As the creature’s shriek subsided, color returned to her vision and her eyes were able to focus. What Alice saw was the depth meter increasing. Not Good. “More like Not Alive and soon,” she muttered.

In her mind’s eye, she imagined Zira and the others shaking their heads knowingly. They thought she wasn’t experienced and knowledgeable enough. Then she thought of Dr. Leland. He has risked trusting her. He’d bet on her. She knew he had.  

Over the month before this trip he’d invested in her life in a way only her mother had. All her grades were salvaged due to his persistence in his pestering. She had needed help, and he’d been there. And now she was failing him. Failing him, like her father had failed her.

She was afraid to be just like him.

And she remembered that day. It was her last visit with her father. She had needed him so badly that day, and yet, as he met her gaze there was no emotion, no comfort.

She was alone, and he’d walked away.

The sludgy gray skin of the creature squelched across the window snapping her eyes to it. The creature went silent.

Alice didn’t want to be her dad. Didn’t want to leave people. Didn’t want to fail them. Yet here she was. Her watery eyes gazed dully at the creature’s rubbery body. Then it hit her, and she slapped the dashboard, “Ha!” Then gave a regretful groan as the sound echoed painfully in her head. 

“Just move on,” Alice lurched out of her seat painfully and half jumped to the wall below.

Soon she found what she was looking for, a little hidden panel. Now if she could electrify the hull…

Alice found rubber gloves, cut the correct wires and ripped open the floor giving her direct access to the hull of the ship. She paused. The sub creaked with the sway of the ocean. It was time. Alice rammed the cable down, touching the hull.

The life tearing screeching began, and Alice cried out trying to wrench the cable back as she felt something wasn’t right. But it was no use. 

All at once it was as if their minds were in sync. So many images flashing through her mind. Unrecognizable. She was tasting other worlds, feeling a foreign sea, and talking to alien animals. 

Alice was the creature. 

The creature in a harsh new world and encountering a bright creature with electricity in its veins. Such a strange creature that seemed hollow inside. 

That’s me, Alice thought, right before the submarine was violently thrust away.

The creature moaned and an invisible current pulled at it. Whatever body part was gripping the sub fell from the window. Finally her exterior lights shone to reveal swirling dark water all around the sub. She had been taken to deeper depths, and she saw no end. No bottom.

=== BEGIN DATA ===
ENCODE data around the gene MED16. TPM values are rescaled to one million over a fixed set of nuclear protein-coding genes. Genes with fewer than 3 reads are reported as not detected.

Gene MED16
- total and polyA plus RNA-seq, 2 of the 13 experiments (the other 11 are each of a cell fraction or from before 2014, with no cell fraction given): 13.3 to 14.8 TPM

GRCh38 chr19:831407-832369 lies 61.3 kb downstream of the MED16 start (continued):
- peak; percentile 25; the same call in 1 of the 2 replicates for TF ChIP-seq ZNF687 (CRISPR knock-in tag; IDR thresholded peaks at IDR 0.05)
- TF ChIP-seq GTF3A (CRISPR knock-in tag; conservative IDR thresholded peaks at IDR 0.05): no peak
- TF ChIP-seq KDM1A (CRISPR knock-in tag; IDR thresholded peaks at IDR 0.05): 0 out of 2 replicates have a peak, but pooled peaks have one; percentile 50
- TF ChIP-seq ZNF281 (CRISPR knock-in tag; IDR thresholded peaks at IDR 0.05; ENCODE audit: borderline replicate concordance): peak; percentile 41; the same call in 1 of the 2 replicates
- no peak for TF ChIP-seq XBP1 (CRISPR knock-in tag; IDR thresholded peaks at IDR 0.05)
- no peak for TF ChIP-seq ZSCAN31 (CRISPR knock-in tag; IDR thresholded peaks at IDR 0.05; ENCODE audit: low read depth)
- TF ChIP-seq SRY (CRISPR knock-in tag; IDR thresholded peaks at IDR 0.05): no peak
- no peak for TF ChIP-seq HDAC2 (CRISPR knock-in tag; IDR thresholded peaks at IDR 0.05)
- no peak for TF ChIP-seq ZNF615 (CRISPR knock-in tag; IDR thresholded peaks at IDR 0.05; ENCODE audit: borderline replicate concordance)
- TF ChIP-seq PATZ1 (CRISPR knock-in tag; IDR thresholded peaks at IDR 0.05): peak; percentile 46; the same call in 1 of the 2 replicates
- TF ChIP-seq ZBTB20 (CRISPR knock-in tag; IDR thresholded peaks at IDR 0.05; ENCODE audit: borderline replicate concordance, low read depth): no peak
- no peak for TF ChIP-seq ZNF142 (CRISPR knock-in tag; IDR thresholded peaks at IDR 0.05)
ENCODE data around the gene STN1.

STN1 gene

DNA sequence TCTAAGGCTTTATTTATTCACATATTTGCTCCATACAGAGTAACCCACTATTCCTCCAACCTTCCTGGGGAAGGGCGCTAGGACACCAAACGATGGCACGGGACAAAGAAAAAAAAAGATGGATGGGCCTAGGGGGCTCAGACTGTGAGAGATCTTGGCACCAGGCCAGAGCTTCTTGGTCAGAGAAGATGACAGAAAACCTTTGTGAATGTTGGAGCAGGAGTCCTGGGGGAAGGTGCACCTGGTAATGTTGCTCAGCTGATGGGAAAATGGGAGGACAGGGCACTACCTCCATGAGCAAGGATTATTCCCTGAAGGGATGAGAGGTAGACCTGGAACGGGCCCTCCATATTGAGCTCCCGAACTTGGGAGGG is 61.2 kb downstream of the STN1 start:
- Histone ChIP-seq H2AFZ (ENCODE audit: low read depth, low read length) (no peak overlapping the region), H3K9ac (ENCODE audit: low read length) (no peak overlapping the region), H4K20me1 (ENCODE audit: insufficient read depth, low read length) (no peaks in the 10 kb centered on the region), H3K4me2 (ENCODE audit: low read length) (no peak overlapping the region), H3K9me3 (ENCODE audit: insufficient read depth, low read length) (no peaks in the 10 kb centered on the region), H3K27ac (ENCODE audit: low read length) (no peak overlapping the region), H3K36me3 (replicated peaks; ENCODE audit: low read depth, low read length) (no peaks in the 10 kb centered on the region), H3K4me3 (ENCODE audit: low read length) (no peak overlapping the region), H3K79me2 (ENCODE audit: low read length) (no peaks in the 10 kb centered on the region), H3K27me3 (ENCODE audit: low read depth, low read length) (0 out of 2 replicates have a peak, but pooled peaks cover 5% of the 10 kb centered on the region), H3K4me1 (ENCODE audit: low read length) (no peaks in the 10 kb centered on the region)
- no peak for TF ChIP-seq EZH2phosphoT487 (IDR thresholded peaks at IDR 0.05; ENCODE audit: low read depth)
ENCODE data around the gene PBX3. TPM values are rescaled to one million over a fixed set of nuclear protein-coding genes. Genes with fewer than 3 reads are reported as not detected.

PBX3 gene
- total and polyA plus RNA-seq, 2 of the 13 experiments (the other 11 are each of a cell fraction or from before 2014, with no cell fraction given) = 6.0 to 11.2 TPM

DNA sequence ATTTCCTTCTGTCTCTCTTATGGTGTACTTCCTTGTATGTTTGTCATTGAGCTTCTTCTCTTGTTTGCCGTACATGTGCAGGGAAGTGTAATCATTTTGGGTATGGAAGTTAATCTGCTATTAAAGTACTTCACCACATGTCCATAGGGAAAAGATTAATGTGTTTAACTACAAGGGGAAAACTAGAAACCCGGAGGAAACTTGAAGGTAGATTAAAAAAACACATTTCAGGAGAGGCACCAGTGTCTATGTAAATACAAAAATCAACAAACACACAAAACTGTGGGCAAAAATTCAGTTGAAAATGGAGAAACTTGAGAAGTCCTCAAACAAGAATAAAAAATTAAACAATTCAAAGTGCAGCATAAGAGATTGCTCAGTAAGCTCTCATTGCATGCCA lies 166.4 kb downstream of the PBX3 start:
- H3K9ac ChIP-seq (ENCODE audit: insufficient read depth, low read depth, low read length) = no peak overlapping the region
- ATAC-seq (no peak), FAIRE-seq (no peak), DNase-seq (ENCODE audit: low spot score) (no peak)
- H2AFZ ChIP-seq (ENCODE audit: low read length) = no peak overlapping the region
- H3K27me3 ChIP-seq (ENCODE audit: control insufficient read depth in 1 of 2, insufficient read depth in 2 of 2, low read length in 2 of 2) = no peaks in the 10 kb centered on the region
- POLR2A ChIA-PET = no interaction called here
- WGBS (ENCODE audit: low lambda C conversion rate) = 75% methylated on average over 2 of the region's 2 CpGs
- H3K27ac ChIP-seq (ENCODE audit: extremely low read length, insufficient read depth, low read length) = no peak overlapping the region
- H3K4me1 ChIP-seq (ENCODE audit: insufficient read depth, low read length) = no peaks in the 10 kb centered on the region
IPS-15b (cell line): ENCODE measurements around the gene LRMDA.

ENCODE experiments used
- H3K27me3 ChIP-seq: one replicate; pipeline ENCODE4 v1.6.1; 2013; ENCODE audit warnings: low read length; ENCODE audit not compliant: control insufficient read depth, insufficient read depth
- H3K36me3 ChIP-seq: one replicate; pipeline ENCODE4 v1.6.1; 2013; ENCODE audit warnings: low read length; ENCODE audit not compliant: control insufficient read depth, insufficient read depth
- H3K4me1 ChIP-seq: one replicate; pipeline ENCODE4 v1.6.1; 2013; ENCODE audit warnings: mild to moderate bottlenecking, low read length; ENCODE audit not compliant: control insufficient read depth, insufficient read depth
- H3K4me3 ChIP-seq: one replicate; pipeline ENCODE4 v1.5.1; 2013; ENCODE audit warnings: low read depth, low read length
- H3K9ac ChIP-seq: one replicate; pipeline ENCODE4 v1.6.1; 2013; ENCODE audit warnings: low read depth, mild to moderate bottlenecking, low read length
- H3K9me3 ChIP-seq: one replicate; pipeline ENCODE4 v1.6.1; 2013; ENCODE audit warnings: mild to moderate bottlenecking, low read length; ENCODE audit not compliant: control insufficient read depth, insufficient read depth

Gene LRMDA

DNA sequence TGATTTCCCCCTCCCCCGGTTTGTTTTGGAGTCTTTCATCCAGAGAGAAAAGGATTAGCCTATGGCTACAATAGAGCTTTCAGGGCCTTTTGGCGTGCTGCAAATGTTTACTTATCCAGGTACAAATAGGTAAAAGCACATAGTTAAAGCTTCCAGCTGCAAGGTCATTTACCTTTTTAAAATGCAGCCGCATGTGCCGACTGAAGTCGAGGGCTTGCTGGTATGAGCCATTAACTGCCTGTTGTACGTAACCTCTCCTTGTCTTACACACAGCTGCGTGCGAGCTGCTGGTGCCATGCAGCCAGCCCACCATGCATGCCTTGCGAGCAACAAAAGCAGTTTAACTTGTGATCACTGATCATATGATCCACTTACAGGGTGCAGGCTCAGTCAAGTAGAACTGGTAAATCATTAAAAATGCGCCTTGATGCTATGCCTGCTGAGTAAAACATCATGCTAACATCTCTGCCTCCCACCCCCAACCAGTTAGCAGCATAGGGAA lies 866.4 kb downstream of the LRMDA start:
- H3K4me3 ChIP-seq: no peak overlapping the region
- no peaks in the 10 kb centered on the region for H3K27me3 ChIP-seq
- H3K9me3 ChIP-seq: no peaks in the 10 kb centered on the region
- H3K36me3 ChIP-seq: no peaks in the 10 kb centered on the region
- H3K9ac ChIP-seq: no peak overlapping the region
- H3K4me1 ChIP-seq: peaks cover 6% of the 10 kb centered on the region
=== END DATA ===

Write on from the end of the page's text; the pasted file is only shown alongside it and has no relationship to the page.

She’d entered the trench.

She was alone in the glow of light encircling her. Or maybe not. Her gaze caught  movement.

At the edge of her exterior lights, she could see a faint figure off in the distance and holding a glimmering weapon like a staff. It had three points at the top. Kind of like…a trident.

Below him the creature was falling. Like a drunk pot-bellied large man, the sludgy creature rolled away a trail of black ink swirling down with it to the depths below.

The man figure swayed with the ocean, paying no mind to the creature. His focus on her sub.

He watched her for a moment then gestured for her to come before he swam down into the murky black depths. Was what she had just seen a figment of her imagination? Something created from the mental torture she had just endured?

Alice wanted to follow him. Wanted to discover if there was more. More to the sea and more to the mystery around her mom’s interest here. She’d been so secretive about it. Still fear or common sense tried to whisper to her. The man-like figure was swimming in about the same direction, she warned herself, as the creature.

Even now, her hands still trembled, body still felt in sync with the rhythm of the sea, still felt like a fish in the wrong ocean. Would her father have risked it? Would he even care about what mom had been so involved in? But he was a stranger to her now. No doubt he wouldn’t even care that she was at sea. She waved the thought away. 

A strange excitement, child-like in nature, welled within her as she gazed at the man with the softly glowing trident. A type of wonder that she hadn’t known was there, beating quietly below the surface. A wonder that was present in most if they just looked.

Did she follow the man? What was her carefully considered and thought out choice in all of 32 milliseconds?

Alice of course followed the rabbit down the hole.

Next Chapter: Chapter 4